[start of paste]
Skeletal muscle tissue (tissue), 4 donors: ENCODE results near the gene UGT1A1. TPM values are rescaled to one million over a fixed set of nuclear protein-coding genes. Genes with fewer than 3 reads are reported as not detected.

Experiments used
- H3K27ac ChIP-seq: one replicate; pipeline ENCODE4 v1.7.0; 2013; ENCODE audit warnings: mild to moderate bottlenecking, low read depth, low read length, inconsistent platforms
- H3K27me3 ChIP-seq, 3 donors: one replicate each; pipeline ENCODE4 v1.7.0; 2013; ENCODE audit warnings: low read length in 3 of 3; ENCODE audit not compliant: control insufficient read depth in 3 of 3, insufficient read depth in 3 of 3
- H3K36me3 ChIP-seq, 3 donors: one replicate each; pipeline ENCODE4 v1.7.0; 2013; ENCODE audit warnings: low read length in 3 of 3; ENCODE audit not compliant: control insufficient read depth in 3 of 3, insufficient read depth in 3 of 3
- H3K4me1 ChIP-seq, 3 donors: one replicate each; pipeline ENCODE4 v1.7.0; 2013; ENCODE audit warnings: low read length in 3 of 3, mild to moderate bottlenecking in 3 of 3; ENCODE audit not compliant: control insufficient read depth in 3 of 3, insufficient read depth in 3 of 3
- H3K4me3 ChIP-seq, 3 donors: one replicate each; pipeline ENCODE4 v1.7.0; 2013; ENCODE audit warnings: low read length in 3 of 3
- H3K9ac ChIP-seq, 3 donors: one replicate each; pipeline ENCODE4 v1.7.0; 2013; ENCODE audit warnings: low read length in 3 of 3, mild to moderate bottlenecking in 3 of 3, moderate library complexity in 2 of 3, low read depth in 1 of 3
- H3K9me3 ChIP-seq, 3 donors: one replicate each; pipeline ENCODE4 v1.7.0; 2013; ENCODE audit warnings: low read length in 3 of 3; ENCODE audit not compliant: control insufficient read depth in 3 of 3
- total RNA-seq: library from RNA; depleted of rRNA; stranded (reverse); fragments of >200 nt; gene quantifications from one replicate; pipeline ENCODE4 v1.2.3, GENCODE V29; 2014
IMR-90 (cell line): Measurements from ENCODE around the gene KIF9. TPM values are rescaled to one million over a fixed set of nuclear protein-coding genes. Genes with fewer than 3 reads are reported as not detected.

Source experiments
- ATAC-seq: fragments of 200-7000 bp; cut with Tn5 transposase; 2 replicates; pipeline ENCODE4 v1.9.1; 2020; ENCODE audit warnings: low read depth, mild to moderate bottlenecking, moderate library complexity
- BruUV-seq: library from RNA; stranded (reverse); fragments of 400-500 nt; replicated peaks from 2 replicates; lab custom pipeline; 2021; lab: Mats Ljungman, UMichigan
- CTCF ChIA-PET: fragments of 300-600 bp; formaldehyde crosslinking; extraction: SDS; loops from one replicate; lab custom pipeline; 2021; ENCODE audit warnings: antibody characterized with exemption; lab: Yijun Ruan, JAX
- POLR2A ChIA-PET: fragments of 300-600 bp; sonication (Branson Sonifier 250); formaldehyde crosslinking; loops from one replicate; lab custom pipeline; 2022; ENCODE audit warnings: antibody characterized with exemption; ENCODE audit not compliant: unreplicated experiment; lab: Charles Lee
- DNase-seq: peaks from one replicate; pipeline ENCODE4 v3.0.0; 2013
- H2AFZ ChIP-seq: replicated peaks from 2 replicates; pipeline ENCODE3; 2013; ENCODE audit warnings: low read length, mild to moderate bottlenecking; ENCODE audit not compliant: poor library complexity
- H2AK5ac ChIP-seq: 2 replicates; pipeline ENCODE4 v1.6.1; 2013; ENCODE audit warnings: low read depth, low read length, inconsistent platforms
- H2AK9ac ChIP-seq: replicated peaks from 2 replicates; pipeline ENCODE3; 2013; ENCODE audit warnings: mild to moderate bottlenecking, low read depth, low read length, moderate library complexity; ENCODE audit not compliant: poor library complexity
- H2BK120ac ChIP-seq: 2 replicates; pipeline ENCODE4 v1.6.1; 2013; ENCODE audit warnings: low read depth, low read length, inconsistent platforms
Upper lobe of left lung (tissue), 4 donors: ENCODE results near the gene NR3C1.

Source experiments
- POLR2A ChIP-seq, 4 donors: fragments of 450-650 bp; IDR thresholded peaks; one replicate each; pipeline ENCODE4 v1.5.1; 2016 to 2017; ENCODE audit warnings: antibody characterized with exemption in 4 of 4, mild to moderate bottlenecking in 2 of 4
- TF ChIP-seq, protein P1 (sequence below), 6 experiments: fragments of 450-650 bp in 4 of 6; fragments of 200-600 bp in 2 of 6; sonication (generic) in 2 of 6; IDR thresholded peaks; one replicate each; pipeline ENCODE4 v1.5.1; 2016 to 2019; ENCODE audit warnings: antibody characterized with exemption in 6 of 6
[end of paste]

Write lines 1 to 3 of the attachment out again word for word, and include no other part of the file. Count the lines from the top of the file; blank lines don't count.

Skeletal muscle tissue (tissue), 4 donors: ENCODE results near the gene UGT1A1. TPM values are rescaled to one million over a fixed set of nuclear protein-coding genes. Genes with fewer than 3 reads are reported as not detected.

Experiments used
- H3K27ac ChIP-seq: one replicate; pipeline ENCODE4 v1.7.0; 2013; ENCODE audit warnings: mild to moderate bottlenecking, low read depth, low read length, inconsistent platforms